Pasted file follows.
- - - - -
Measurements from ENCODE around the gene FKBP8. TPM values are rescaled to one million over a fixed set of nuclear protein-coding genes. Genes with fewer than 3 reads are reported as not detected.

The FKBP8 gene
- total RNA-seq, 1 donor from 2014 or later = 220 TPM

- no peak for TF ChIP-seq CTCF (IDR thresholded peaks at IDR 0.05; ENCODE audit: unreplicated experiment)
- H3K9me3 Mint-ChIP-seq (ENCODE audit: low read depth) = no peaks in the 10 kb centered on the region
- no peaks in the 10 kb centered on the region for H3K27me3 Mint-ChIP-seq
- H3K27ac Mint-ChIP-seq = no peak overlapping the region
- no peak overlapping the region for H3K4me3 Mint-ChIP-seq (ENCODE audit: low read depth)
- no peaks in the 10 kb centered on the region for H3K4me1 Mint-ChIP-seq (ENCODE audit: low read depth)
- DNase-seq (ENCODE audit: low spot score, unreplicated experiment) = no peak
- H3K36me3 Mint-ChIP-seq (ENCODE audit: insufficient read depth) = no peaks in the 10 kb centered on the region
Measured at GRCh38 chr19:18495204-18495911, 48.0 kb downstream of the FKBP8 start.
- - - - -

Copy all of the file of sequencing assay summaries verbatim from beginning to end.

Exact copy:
Measurements from ENCODE around the gene FKBP8. TPM values are rescaled to one million over a fixed set of nuclear protein-coding genes. Genes with fewer than 3 reads are reported as not detected.

The FKBP8 gene
- total RNA-seq, 1 donor from 2014 or later = 220 TPM

- no peak for TF ChIP-seq CTCF (IDR thresholded peaks at IDR 0.05; ENCODE audit: unreplicated experiment)
- H3K9me3 Mint-ChIP-seq (ENCODE audit: low read depth) = no peaks in the 10 kb centered on the region
- no peaks in the 10 kb centered on the region for H3K27me3 Mint-ChIP-seq
- H3K27ac Mint-ChIP-seq = no peak overlapping the region
- no peak overlapping the region for H3K4me3 Mint-ChIP-seq (ENCODE audit: low read depth)
- no peaks in the 10 kb centered on the region for H3K4me1 Mint-ChIP-seq (ENCODE audit: low read depth)
- DNase-seq (ENCODE audit: low spot score, unreplicated experiment) = no peak
- H3K36me3 Mint-ChIP-seq (ENCODE audit: insufficient read depth) = no peaks in the 10 kb centered on the region
Measured at GRCh38 chr19:18495204-18495911, 48.0 kb downstream of the FKBP8 start.